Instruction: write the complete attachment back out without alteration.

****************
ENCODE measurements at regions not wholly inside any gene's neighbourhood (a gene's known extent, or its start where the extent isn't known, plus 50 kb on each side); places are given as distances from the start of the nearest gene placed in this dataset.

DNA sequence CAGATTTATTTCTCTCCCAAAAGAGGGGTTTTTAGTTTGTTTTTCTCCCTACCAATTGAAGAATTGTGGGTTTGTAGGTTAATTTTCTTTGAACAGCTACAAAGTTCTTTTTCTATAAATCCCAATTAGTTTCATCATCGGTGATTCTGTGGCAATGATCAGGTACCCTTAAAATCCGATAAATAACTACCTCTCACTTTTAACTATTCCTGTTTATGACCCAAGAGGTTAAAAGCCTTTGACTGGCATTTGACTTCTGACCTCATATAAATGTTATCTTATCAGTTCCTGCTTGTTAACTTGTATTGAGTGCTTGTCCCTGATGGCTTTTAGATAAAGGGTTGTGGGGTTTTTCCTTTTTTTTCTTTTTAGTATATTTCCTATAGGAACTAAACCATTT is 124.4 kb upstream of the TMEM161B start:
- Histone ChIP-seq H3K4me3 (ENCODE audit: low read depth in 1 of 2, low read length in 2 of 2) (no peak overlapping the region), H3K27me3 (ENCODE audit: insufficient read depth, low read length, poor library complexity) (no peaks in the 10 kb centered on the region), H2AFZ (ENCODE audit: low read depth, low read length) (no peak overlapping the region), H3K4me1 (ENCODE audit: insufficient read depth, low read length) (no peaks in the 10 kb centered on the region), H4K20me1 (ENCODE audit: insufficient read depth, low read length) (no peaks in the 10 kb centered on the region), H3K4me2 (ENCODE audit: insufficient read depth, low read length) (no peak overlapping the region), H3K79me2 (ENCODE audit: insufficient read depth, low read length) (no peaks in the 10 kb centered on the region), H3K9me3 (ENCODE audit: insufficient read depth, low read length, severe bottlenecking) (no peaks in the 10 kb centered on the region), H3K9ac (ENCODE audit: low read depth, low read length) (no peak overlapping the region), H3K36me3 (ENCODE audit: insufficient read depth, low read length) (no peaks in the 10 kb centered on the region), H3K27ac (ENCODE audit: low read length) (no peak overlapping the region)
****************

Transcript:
ENCODE measurements at regions not wholly inside any gene's neighbourhood (a gene's known extent, or its start where the extent isn't known, plus 50 kb on each side); places are given as distances from the start of the nearest gene placed in this dataset.

DNA sequence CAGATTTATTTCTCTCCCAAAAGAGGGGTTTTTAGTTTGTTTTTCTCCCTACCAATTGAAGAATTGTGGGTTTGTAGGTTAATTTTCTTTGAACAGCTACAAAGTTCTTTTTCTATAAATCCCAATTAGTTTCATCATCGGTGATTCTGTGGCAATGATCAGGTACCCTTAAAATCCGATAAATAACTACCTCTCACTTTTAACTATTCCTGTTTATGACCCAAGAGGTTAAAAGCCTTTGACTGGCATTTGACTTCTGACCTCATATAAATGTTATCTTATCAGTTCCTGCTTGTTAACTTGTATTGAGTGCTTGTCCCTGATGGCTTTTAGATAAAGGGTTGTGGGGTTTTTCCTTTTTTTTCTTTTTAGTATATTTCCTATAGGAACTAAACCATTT is 124.4 kb upstream of the TMEM161B start:
- Histone ChIP-seq H3K4me3 (ENCODE audit: low read depth in 1 of 2, low read length in 2 of 2) (no peak overlapping the region), H3K27me3 (ENCODE audit: insufficient read depth, low read length, poor library complexity) (no peaks in the 10 kb centered on the region), H2AFZ (ENCODE audit: low read depth, low read length) (no peak overlapping the region), H3K4me1 (ENCODE audit: insufficient read depth, low read length) (no peaks in the 10 kb centered on the region), H4K20me1 (ENCODE audit: insufficient read depth, low read length) (no peaks in the 10 kb centered on the region), H3K4me2 (ENCODE audit: insufficient read depth, low read length) (no peak overlapping the region), H3K79me2 (ENCODE audit: insufficient read depth, low read length) (no peaks in the 10 kb centered on the region), H3K9me3 (ENCODE audit: insufficient read depth, low read length, severe bottlenecking) (no peaks in the 10 kb centered on the region), H3K9ac (ENCODE audit: low read depth, low read length) (no peak overlapping the region), H3K36me3 (ENCODE audit: insufficient read depth, low read length) (no peaks in the 10 kb centered on the region), H3K27ac (ENCODE audit: low read length) (no peak overlapping the region)